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“Your Highness” marks new low for David Gordon Green

Portman, McBride, Franco and Deschanel marvel at just how bad "Your Highness" really is.

It’s a simple question not of weight ratios, but of the law of averages. After a string of successes, director David Gordon Green was due for a miss. “Your Highness,” Danny McBride and Ben Best’s surprisingly unoriginal and unfunny attempt at a medieval spoof, is certainly a miss. In fact, considering that Green directed the wonderful indie gem “All the Real Girls” and the hysterical pot comedy “Pineapple Express,” this film is a Trojan Rabbit of a miss. A miss so large that an African swallow and a European swallow working in tandem could not carry it. Not even Ahchoo’s Air Jordans could help Gordon run away from it.

These “Monty Python and the Holy Grail” and “Robin Hood: Men in Tights” allusions are unfair. No film has topped “Holy Grail” in its madcap send-up of medieval culture. And McBride and Best do not try to model “Your Highness” after this comedy classic, so comparison is unwanted. But I don’t care. Given the creativity of Best and McBride’s “The Foot Fist Way” and McBride’s genius line delivery, there’s no excuse for this kind of aimlessness. Even aimlessness could be excused if “Your Highness” had a little satire or more than, say, three scenes that induced more than a polite chuckle. But the film is curiously stale, flat, unfunny and uninspired — a lethal combination. A greater crime than any of these is the general listlessness of the performances. Only Natalie Portman, as a fierce, vengeance-obsessed female warrior, and Justin Theroux, as an articulate sorcerer with outrageous hair, register a pulse. Franco’s acting is on par with his recent performance (or non-performance) at the Academy Awards. McBride, who made magic (and a lot of roaches) with Franco and Seth Rogen in “Pineapple Express,” couldn’t look more disinterested. He sleepwalks through the entire movie, which is cause for concern. If the prospect of making out with Natalie Portman dressed as Xena: Warrior Princess can’t put some pep in a guy’s step, he’s beyond help. Or dead.

The plot of “Your Highness,” however, is not totally beyond help, though it isn’t particularly earth-shattering. McBride and Franco play Thadeous and Fabious, respectively, the very different sons of King Tallious (Charles Dance). It’s a dichotomy as old as time: Little brother Thadeous is a scoundrel and a layabout, while Fabious is a handsome, dashing warrior beloved by all. During his latest quest, Fabious rescued a winsome virgin named Belladonna (Zooey Deschanel, who, as usual, appears really, really bored) that he plans to marry and promptly deflower. But malevolent sorcerer Leezar (Theroux) has plans for a grand “fuckening” of his own and kidnaps Belladonna, forcing Thadeous, his effeminate squire (oh! a girly squire! how original!) Courtney (Rasmus Hardiker) and Fabious on a hasty quest to rescue Belladonna. Along the way, they encounter Isabel (Portman), a tough-talking fighter out to kill Leezar for murdering her family. Portman is intense enough that she seems somewhat out of place in “Your Highness,” though every zany romp — even bad ones — needs a good straight man. It helps if the straight man has dainty cleavage.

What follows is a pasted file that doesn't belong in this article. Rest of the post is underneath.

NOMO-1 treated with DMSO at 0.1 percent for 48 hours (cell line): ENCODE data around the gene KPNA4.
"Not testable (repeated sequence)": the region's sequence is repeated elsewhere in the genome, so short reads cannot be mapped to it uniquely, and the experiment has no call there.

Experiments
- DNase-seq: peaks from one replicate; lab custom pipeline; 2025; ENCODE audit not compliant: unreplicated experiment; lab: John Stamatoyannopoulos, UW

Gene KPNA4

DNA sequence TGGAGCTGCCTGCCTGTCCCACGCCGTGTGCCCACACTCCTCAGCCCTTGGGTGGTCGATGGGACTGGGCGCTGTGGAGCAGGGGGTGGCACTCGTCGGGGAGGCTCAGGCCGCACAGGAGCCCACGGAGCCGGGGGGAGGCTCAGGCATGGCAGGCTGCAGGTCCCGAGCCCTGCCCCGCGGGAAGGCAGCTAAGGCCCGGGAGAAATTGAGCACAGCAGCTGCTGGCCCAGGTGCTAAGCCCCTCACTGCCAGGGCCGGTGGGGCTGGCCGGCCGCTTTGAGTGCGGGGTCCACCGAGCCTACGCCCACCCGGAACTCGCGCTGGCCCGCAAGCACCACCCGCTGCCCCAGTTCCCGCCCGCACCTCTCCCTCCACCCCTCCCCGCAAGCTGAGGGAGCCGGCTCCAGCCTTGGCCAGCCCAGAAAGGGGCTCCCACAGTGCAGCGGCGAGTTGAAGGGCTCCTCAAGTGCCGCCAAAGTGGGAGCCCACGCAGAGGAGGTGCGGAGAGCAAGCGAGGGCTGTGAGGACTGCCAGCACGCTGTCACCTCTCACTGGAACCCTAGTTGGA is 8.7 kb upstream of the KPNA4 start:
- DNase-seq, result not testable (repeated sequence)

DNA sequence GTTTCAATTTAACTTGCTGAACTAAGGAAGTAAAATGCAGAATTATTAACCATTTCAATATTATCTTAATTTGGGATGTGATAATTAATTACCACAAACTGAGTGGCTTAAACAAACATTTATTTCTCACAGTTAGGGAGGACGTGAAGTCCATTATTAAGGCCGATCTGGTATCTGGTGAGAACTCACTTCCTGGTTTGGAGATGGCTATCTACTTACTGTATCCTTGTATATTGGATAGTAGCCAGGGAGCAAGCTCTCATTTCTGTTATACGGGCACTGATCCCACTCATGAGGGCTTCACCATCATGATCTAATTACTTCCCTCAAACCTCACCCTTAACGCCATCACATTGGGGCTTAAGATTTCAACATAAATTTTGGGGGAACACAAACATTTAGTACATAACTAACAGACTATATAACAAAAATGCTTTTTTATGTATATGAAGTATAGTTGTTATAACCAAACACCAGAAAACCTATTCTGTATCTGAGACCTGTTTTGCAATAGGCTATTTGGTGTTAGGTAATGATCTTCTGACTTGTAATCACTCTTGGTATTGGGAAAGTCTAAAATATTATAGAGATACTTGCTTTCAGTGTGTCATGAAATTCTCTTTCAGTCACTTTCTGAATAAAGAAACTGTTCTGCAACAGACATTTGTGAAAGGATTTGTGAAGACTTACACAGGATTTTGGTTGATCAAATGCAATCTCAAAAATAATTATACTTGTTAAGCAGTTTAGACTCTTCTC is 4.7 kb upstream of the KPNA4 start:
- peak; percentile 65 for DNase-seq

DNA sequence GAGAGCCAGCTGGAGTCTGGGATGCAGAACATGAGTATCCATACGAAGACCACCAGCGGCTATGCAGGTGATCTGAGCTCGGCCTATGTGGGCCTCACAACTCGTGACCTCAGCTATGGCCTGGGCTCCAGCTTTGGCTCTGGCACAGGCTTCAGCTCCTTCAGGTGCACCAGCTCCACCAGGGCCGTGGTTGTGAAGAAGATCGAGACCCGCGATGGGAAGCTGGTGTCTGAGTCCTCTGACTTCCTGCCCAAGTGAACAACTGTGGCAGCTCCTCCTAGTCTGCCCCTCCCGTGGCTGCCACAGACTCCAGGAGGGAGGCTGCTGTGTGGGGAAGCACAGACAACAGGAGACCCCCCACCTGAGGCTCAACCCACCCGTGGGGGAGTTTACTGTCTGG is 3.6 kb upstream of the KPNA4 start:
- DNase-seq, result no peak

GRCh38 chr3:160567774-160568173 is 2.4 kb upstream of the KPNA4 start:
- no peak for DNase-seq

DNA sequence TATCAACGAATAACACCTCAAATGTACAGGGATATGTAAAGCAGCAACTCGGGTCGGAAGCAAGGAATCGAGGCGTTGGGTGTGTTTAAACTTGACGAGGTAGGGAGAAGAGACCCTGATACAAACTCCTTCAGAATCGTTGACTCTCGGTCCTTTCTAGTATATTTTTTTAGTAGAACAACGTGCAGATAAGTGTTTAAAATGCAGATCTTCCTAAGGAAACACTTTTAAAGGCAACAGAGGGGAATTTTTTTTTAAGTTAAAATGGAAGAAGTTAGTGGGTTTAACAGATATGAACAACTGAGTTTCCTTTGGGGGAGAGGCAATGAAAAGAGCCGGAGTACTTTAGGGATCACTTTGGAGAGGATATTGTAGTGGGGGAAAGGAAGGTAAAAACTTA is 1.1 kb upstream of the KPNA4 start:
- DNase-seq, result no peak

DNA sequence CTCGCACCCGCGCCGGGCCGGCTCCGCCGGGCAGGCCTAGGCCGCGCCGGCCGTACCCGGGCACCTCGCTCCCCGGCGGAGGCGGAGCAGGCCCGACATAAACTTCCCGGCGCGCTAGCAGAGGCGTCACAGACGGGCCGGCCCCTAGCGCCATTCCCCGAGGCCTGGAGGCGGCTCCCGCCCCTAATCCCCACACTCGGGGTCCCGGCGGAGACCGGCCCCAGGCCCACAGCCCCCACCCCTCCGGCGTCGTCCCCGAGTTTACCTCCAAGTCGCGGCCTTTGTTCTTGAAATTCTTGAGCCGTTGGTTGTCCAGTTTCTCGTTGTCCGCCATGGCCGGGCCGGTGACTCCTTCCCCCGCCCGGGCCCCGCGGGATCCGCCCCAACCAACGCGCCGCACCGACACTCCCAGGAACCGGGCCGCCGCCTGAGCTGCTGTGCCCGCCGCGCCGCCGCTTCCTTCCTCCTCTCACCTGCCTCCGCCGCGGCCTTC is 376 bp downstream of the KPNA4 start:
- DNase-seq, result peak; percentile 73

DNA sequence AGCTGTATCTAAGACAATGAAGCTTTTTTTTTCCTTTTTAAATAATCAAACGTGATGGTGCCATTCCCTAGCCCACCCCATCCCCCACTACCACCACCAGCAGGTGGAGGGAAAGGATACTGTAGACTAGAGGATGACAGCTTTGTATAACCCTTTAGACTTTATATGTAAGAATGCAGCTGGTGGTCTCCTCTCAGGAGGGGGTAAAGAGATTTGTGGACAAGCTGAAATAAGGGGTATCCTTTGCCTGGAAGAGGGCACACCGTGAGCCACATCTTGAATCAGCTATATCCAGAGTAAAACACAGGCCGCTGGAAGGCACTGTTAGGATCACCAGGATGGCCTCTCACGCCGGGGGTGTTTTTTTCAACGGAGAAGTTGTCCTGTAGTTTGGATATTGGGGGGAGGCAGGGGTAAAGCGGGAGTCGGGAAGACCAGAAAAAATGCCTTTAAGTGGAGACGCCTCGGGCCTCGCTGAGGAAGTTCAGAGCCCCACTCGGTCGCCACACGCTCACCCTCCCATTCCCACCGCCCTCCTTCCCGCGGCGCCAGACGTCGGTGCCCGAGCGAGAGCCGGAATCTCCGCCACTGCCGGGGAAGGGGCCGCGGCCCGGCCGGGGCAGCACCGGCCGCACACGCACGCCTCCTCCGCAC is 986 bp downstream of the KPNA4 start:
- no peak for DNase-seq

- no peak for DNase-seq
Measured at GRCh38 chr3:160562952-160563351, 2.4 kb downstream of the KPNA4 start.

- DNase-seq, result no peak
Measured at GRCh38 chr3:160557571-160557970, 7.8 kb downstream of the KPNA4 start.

There’s also a smattering of sorta-amusing secondary characters, like Julie (Toby Jones), a devious little person hiding absolutely nothing in his trousers, and Boremount (Damian Lewis), Fabious’ right-hand man who is furious that he’s been replaced by the cowardly Thadeous. (It would not be considered a spoiler to reveal that Boremount is, like, so gay for Fabious, because who didn’t see that coming? Anyone?) Not to be outdone is Timotay Dungeon Master (Tobias Winter), who presides over a Roman-esque legion of forest warriors and commands an atrociously rendered CGI dragon creature — all while sporting a Flock of Seagulls ‘do and an adult diaper. He’s bizarre enough to draw a few laughs, but most of the film’s genuine humor belongs to Theroux. He milks his role as Leezar for all it’s worth, spouting off lines like “magic, motherfucker” and leering impressively. Without Theroux, aside from the odd sight gag (take note of Thadeous’ unorthodox quest trophy), there wouldn’t be many reasons to laugh in “Your Highness.” If anything, when we consider “Your Highness” as a waste of Gordon Green’s talent, suicidal depression is far more likely.

Grade: D

Fey and Carell are a comedy dream team in “Date Night”

People who steal dinner reservations (Tina Fey, Steve Carell) have to use the payphone that smells like urine.

Just as the trailers promise, Phil and Claire Foster (Steve Carell, Tina Fey) spend a lot of time in “Date Night” shrieking and dishevelled, running around like (nicely dressed) headless chickens. But we all know that underneath those layers of ironic normalcy they’ve been waiting years for something this exciting to happen, something to shake them out of their two-car, two-job, two-kid coma. Neither one had the energy to concoct an adventure themselves. All they needed was a movie to do it for them.